• Poor sanitation drains $260B yearly

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    Singapore called on Tuesday for greater efforts to improve sanitation in developing countries as it celebrated the inaugural United Nations (UN) World Toilet Day, an initiative by the cleanliness-obsessed island republic.

    Poor sanitation and water supply result in economic losses of about $260-billion annually in developing countries, according to the United Nations.

    Grace Fu, second minister for the environment and water resources, told a conference on the subject that 80 percent of an estimated 2.5 billion people without access to basic sanitation worldwide live in Asia.

    “Much still needs to be done as inadequate sanitation is a primary reason for the spread of infectious diseases, which in turn leads to increased healthcare costs and loss of productivity,” she said.

    The United Nations estimates that 1.1 billion people around the world defecate in the open, and almost 2,000 children die every day from preventable diarrhea diseases.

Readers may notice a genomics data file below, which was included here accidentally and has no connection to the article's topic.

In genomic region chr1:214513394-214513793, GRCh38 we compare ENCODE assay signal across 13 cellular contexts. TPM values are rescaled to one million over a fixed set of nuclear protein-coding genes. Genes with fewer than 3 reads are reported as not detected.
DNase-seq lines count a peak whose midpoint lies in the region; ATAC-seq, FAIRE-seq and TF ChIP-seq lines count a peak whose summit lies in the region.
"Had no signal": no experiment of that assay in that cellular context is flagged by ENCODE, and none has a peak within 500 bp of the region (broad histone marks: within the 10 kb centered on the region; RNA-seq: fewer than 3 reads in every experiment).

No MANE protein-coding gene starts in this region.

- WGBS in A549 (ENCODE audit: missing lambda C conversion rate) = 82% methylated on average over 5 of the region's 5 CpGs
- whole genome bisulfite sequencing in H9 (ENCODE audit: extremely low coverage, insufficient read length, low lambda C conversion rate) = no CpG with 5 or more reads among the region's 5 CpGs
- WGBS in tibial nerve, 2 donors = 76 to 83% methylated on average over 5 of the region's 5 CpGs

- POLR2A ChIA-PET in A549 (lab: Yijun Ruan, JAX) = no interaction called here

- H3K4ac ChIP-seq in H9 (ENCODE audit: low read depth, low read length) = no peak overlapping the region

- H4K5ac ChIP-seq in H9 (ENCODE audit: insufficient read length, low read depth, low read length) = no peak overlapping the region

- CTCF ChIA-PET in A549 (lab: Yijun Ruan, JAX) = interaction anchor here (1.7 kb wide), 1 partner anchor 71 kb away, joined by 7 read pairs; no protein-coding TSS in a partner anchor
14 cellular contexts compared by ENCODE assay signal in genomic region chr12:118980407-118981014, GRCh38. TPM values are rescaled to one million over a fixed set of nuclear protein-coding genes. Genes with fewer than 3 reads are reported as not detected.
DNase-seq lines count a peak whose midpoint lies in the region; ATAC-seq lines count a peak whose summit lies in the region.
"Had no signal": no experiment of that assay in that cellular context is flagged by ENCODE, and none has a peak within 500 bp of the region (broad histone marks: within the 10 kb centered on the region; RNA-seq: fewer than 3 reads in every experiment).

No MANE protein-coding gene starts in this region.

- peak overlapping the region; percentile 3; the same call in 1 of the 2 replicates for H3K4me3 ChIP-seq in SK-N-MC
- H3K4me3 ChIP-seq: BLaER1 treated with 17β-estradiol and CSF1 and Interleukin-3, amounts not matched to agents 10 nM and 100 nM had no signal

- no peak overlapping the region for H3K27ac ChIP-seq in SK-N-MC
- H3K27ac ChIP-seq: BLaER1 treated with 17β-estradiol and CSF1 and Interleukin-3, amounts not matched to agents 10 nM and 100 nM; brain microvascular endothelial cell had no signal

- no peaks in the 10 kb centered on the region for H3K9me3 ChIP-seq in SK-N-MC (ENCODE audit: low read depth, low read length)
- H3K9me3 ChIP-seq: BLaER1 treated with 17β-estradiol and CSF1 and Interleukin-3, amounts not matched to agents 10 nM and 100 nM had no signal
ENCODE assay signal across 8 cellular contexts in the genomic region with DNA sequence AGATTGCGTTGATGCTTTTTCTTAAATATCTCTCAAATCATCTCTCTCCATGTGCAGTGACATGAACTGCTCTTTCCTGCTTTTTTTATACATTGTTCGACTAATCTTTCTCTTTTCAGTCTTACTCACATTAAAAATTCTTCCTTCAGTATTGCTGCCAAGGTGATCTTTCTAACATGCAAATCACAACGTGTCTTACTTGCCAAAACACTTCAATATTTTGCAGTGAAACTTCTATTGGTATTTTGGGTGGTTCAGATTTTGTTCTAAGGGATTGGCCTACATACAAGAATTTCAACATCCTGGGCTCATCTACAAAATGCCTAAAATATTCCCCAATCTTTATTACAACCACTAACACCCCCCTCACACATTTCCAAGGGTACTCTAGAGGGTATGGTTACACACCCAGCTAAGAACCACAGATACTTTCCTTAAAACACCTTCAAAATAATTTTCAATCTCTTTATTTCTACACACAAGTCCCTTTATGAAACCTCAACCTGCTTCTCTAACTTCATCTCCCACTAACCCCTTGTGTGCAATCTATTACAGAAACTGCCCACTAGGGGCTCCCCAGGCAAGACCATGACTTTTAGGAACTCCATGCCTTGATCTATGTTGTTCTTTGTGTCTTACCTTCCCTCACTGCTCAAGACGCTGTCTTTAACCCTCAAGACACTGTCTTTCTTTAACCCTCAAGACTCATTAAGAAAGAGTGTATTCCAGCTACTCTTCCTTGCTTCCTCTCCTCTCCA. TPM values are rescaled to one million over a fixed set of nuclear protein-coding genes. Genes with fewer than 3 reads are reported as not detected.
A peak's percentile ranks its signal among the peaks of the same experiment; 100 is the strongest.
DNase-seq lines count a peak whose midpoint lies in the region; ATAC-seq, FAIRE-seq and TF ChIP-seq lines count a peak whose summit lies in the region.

In July it designated November 19 as World Toilet Day following a proposal by Singapore, whose envoy said he did not care if people made jokes about the campaign.

    “I am sure there will be laughter among the press and the public when it is reported that the UN is declaring a World Toilet Day,” Singapore charge d’affaires Mark Neo said in July before a unanimous General Assembly vote in favor of the measure.

    “Their laughter is welcome, especially if they recognize the prevailing and unhealthy taboo that prevents an open and serious discussion of the problems of sanitation and toilets globally,” Neo told the assembly.

    Singapore took up the cause because of the efforts of Jack Sim, a citizen of the city-state known as “Mr. Toilet” because of his efforts to improve sanitation around the world.

    The businessman is the founder of the World Toilet Organization, which promotes sanitation through advocacy, technology, education and creating business opportunities for toilet-related companies in developing nations.

    AFP

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